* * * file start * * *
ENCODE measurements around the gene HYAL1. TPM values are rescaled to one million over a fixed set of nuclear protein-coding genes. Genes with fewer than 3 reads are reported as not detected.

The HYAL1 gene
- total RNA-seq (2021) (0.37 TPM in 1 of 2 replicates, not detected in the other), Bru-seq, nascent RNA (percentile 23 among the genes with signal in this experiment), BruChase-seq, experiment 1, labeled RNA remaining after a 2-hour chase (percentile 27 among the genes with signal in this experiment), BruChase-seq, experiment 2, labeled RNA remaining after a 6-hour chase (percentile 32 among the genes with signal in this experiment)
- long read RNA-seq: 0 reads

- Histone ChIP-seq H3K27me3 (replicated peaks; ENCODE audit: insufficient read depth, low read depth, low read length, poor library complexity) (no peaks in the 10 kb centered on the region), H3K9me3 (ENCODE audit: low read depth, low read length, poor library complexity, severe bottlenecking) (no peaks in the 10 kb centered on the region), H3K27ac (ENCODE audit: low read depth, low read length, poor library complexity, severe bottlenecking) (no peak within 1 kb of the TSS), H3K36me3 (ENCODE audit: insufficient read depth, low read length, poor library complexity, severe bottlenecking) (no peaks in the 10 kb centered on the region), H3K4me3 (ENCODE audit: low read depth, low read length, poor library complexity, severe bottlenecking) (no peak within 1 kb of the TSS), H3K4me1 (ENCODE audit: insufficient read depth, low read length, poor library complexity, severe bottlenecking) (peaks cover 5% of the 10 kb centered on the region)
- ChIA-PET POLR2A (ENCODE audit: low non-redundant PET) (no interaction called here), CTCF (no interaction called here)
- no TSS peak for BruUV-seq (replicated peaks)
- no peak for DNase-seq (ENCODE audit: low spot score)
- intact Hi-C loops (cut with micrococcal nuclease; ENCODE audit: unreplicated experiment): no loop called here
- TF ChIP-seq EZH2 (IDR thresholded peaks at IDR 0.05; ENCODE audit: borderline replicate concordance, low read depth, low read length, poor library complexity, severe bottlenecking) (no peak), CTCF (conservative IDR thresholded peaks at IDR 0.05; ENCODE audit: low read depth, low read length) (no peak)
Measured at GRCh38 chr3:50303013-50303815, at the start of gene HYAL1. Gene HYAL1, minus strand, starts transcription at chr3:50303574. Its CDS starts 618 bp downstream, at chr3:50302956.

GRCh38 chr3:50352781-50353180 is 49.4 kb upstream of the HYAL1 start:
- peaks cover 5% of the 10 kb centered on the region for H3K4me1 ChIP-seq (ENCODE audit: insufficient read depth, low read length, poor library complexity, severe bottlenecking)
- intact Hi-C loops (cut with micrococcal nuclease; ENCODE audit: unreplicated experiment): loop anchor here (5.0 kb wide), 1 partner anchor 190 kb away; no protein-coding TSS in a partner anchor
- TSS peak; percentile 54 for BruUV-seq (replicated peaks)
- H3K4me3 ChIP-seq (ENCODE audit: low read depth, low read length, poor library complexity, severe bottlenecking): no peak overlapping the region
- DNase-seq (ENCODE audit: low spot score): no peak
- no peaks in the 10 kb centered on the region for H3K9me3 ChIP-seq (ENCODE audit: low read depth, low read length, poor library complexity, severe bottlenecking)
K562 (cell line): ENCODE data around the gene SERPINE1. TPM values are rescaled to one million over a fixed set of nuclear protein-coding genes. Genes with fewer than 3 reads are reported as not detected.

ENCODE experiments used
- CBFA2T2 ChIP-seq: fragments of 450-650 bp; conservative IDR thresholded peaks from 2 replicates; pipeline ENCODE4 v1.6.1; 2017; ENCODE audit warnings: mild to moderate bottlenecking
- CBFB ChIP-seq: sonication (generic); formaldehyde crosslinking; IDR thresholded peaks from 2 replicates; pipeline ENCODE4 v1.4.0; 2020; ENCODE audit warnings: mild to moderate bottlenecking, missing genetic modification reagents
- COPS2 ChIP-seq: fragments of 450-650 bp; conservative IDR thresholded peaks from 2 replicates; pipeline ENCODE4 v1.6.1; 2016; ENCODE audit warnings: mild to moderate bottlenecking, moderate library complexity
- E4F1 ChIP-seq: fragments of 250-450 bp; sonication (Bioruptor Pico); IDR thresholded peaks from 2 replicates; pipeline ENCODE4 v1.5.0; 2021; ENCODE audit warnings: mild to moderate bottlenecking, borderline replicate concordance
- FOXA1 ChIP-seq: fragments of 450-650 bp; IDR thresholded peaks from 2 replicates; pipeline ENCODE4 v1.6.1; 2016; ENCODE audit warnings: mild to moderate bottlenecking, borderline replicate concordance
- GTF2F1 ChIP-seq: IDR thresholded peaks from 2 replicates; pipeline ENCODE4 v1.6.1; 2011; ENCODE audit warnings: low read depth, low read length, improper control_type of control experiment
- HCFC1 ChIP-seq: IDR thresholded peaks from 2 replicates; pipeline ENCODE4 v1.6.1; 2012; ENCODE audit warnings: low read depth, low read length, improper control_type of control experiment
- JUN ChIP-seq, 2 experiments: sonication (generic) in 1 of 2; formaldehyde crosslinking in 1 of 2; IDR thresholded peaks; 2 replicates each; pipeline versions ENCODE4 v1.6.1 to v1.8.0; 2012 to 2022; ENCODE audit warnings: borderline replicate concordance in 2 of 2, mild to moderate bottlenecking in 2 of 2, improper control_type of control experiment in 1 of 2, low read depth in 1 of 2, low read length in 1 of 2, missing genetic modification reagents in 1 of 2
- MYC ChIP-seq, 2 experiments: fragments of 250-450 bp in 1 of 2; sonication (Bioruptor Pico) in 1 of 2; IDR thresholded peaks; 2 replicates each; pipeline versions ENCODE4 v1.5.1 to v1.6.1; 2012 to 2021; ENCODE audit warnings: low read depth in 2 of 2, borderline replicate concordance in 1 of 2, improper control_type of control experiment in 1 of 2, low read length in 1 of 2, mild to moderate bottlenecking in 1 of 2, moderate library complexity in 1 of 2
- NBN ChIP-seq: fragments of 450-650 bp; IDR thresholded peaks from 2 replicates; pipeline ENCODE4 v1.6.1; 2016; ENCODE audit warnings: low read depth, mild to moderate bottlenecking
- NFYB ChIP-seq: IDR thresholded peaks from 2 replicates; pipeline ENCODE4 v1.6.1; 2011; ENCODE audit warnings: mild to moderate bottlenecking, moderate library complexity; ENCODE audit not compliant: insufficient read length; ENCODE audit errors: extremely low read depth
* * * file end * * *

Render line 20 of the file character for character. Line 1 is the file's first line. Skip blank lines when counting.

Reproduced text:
ENCODE experiments used